Stories about Turkmenistan
"Apple has clearly been forced to comply with legal regulations in Kazakhstan and Turkmenistan."
Turkmen officials deny any cases of COVID-19 in the country. They aim to keep the virus away by closing borders, testing incoming travellers, and burning an aromatic desert grass.
What can multilingualism tell us about how Turkmenistan's elite see their country's place in the world? And what might they tell the world with their newfound linguistic skills?
Turkmenistan’s rulers are not eager to publicise the country’s hardships. Independent media is non-existent and social media severely restricted. If news travels at all, it travels covertly. That’s where I come in.
Turkmenistan's publicity-loving president, Gurbanguly Berdymukhammedov, has been unusually scarce lately, prompting rumours of political upheaval in the Central Asian republic.
"With unrestricted access to information, my critical consciousness was awakened, and I began to reconsider binaries like “developed” and “backward” and re-analyze politics both in Turkmenistan and West."
An overseas independent news outlet was quick to download the footage and re-edit it into a Hollywood-style action sequence, which went viral.
"The country is in big trouble, people are hungry and cold, and there is no economy, no production..."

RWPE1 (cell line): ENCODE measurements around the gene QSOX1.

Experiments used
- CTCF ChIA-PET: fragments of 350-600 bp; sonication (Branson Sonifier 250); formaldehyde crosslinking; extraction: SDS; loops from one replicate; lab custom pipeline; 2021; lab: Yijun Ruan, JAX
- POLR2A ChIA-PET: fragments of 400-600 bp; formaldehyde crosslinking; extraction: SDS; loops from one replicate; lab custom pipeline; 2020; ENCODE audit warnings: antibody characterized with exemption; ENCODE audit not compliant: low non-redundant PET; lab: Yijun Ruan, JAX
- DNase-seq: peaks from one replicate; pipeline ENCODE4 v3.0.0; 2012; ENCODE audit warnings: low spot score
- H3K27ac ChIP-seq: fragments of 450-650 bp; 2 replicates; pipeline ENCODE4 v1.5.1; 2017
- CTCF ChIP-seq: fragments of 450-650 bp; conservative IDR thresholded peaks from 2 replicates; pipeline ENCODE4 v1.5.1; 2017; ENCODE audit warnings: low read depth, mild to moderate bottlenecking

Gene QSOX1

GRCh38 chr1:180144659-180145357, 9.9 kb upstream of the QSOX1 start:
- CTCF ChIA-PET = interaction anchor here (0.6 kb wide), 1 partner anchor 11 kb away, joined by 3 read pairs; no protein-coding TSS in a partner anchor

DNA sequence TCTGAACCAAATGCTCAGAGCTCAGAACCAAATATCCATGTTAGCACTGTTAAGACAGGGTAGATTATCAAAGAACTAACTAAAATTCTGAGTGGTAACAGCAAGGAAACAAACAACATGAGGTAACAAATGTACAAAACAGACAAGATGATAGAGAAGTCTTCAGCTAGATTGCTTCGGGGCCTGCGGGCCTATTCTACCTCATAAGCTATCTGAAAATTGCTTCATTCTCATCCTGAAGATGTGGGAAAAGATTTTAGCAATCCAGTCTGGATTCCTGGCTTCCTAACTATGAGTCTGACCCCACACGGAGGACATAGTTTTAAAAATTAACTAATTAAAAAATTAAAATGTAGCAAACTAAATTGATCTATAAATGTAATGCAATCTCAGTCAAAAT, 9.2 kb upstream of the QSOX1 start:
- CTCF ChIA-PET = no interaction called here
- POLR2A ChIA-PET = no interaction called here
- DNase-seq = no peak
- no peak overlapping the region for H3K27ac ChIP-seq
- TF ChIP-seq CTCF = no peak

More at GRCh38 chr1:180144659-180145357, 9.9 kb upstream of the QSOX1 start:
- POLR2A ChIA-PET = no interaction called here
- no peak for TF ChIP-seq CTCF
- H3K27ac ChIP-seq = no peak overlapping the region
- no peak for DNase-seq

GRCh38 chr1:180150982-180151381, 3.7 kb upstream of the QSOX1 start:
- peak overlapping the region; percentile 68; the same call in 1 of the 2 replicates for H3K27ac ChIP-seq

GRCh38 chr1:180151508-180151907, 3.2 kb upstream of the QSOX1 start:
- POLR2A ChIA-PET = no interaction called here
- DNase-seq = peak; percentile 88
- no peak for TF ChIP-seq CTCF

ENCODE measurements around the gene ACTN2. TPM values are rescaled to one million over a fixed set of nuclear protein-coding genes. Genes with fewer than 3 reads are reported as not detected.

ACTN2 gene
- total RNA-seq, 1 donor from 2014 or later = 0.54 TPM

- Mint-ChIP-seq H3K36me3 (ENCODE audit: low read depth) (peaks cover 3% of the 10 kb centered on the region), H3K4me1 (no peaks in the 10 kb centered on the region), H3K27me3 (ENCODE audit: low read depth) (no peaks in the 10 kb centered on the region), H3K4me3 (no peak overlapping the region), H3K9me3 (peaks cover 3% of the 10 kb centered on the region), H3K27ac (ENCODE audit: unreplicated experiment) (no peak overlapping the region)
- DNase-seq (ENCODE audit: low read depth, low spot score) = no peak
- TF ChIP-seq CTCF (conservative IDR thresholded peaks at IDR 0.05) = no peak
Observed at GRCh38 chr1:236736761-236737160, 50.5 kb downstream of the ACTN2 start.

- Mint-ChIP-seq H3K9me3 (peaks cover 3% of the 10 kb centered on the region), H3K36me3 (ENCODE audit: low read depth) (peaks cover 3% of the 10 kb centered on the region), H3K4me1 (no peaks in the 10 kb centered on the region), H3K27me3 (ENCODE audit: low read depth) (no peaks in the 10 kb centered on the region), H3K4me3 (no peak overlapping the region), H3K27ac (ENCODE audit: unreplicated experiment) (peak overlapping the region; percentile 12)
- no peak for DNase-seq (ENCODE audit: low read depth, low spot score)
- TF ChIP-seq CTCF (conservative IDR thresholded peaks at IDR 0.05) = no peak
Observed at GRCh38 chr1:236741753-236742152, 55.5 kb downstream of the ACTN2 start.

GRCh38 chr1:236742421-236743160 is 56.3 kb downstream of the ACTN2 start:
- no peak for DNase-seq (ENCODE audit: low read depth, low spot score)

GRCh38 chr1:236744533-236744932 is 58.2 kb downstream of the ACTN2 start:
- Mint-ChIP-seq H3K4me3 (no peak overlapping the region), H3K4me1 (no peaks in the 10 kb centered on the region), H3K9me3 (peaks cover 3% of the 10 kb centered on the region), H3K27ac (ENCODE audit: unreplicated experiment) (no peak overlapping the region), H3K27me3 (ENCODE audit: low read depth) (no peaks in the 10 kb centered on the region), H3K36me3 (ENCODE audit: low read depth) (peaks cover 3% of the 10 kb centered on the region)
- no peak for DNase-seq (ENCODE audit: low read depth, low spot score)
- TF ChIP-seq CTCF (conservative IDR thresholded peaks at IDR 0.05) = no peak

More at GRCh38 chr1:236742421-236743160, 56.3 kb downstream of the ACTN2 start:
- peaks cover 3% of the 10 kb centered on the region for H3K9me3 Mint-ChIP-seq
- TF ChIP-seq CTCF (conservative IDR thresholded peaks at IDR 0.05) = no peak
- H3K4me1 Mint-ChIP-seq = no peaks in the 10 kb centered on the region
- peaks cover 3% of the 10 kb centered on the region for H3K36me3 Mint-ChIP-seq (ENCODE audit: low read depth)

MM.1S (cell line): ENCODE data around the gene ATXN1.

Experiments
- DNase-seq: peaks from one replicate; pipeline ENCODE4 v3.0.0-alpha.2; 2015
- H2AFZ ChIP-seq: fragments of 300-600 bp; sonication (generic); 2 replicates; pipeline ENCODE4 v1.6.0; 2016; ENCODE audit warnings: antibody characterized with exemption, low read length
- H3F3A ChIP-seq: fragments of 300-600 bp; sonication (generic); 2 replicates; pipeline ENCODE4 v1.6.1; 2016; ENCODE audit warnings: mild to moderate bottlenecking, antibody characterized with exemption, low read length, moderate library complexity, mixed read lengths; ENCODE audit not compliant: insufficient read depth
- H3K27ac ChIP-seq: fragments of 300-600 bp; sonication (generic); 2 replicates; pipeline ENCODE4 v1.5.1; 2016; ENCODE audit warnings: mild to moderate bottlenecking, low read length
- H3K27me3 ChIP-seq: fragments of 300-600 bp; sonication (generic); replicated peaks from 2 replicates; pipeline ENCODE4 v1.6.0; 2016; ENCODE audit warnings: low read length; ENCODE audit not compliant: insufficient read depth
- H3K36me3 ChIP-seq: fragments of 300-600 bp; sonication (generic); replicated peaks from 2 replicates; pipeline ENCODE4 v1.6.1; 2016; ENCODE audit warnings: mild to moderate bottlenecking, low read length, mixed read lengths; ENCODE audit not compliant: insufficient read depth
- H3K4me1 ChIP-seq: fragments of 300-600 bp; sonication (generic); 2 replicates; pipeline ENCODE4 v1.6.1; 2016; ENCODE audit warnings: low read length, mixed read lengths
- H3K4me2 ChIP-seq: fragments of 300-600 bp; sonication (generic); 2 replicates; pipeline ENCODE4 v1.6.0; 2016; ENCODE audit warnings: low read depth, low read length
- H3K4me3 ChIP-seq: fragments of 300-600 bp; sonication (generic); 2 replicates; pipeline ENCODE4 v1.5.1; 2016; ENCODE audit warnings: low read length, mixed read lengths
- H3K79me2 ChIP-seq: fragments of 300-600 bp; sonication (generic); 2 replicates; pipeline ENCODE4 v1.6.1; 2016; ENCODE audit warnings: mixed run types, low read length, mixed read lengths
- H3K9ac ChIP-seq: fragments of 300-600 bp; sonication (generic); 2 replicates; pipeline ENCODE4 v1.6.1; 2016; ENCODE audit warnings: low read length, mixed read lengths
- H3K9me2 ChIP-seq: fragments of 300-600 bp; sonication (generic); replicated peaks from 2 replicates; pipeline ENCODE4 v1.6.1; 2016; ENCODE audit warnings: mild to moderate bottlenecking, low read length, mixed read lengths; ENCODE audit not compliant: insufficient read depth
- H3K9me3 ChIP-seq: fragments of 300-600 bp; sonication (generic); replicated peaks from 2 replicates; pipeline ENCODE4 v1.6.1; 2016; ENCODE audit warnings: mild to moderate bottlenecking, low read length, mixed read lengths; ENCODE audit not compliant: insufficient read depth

"This is the end for Turkmenistan. The crisis has reached the country. Now we’ll see the appearance of the Central Asian Venezuela."
"I do not feel borders, my base is Kyrgyzstan, but I am reporting on Central Asia."
"Why do they mess about? They should just appoint themselves immortals and pass a law banning death from visiting them."
"Atambayev, father of the nation? No, he's some kind of surrogate."
Clinton the Second or Trump the Great? The choices look pretty familiar to observers from one of the world's most authoritarian regions.
Devil face-masks are no damned joke in certain corners of the former Soviet Union.
"They shouldn't come here. We are for national traditions, wherein a man is a man, and a woman is a woman."
"My message is clear: serve your people. Don't subvert democracy. Don't pilfer your country’s resources. Don't imprison and torture your critics."
The hype over Hillary Clinton's pneumonia was nothing. These guys spend their lives on the verge of death.
The obscure Organisation of Eurasian Cyber-Security says an open internet can spur 'colour revolutions' of the sort already witnessed in the ex-Soviet region.
"Bans, bans, and bans. People cannot do anything on their own these days."
Often overlooked, five Central Asian Stans are home to magnificent natural beauty and rich culture.
"Why trifle? Better to directly announce yourself immortals and ban death from coming for them."